Historically, when folks thought of the Little Manistee, they thought of trout and steelhead; every tributary large enough to have a name is a designated trout streams. But trout weren't always the main focus of anglers. Before settlement, the Little Manistee was inhabited by Artic grayling, which were driven to extinction in the late 1880s or early 1890s. Extreme habitat loss from logging, fishing overharvest and possibly competition from introduced trout all likely contributed to the grayling's demise.
The Little Manistee has been about trout - and in more recent decades, salmon - ever since. Brook, brown and rainbow trout had all become naturalized in the stream by around the turn of the 20th century. The first recorded brook trout stocking took place in 1897, though an unsuccessful stocking of 3,000 Atlantic salmon occurred in 1873.
Steelhead were first stocked in the watershed in 1895 when 5,000 fry were planted in at least one tributary to the Little Manistee River, though exactly which tributary (or tributaries) is unknown. Steelhead had been stocked in other Lake Michigan tributaries previously and were returning as adults to other rivers, so it's possible steelhead were already established in the Little Manistee by naturally reproduced fish that strayed from their home waters.
There are no records of early brown trout stockings in the river, though fisheries biologists believe that they must have been stocked before the turn of the century.
From the mid-1930s to the mid-1970s, brook, brown and rainbow trout were stocked to enhance the fishery. Then, in 1967, everything changed as salmon were introduced. Since that time, few of these trout species have been stocked. Some steelhead stocking continued in the 1980s - an experimental stocking as well as some summer-run fish. Now, the steelhead run, usually in the 10,000 range annually - consists of naturalized, wild fish. Brown trout natural reproduction is more than sufficient to support an excellent fishery.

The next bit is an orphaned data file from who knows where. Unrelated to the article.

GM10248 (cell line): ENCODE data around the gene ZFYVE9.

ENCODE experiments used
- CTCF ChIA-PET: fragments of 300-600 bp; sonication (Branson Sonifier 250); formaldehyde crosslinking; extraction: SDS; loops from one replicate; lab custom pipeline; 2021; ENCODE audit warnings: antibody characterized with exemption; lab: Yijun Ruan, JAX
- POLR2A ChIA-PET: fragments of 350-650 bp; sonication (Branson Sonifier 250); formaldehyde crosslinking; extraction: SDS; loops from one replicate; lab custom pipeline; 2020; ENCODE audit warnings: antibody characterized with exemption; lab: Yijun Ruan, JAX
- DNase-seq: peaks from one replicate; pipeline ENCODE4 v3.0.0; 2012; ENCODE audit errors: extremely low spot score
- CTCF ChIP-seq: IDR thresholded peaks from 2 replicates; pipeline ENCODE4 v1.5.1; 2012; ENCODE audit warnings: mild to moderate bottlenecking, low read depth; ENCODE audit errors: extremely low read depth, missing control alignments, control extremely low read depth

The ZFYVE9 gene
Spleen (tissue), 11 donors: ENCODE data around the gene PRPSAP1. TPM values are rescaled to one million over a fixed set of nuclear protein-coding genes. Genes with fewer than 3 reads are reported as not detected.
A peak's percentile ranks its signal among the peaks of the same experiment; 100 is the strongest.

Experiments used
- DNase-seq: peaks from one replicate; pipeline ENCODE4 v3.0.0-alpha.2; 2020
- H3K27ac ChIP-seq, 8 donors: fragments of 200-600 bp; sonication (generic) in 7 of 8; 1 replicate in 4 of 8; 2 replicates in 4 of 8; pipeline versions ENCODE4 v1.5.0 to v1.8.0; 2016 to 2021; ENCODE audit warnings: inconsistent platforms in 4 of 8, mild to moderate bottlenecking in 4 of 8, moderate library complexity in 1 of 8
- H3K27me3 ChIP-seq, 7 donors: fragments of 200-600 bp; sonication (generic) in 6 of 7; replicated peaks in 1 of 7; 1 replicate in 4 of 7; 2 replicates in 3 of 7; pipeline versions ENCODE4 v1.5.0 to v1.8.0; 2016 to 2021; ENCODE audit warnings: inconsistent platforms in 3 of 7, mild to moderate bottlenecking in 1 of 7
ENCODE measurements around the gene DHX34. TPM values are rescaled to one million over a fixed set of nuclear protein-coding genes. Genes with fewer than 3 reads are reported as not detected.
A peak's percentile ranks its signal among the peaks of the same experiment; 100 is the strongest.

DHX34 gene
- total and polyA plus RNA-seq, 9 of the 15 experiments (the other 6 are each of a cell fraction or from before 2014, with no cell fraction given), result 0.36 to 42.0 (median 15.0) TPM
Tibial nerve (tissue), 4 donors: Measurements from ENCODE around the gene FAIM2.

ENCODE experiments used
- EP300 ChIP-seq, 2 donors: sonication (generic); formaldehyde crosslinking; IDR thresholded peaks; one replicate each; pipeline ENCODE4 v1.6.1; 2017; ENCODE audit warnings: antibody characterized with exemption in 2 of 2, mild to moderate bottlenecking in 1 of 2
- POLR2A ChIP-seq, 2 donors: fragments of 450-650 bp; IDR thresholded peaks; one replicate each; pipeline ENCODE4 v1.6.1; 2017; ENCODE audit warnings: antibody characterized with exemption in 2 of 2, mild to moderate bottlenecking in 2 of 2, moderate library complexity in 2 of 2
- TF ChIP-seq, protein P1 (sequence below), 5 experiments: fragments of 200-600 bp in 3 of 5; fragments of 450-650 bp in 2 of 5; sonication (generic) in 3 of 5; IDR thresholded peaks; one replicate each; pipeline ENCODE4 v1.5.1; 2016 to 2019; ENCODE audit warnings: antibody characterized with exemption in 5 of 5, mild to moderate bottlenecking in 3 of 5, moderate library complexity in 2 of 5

Both Coho and Chinook salmon were stocked in the Little Manistee most years from 1967 until 1992 when Coho stockings were discontinued. Two attempts, in addition to the 1873 try, to introduce Atlantic salmon failed. Since 1982, the Little Manistee weir has been operated annually and it serves as the main source of steelhead eggs for the Department of Natural Resources' hatchery system.
These days, the Little Manistee is largely a salmon/steelhead stream in most anglers' eyes.
"It gets the largest wild Coho run of any Lake Michigan tributary - in the thousands," said Mark Tonello, the fisheries biologist who manages the Little Manistee. "They run later than one would expect, in late November, December - even January and sometimes February. We occasionally see them in April when we're taking steelhead eggs."
The Little Manistee is a highly regarded steelhead river, though it is closed to fishing annually from January 1 to April 1 to protect the native run. "That's been in place for decades," Tonello said.
So what happened to the trout? Nothing. They're there.
"The Little Manistee River is just not as well established for brown trout in angling circles, despite the fact it has both good numbers of brown trout and big brown trout," Tonello said. "It has a phenomenal population despite the fact they have to compete with steelhead and salmon. It's awesome."
Except for the stretch from Johnson's Bridge to Spencer's Bridge - which is flies-only water - standard Type IV trout regulations apply.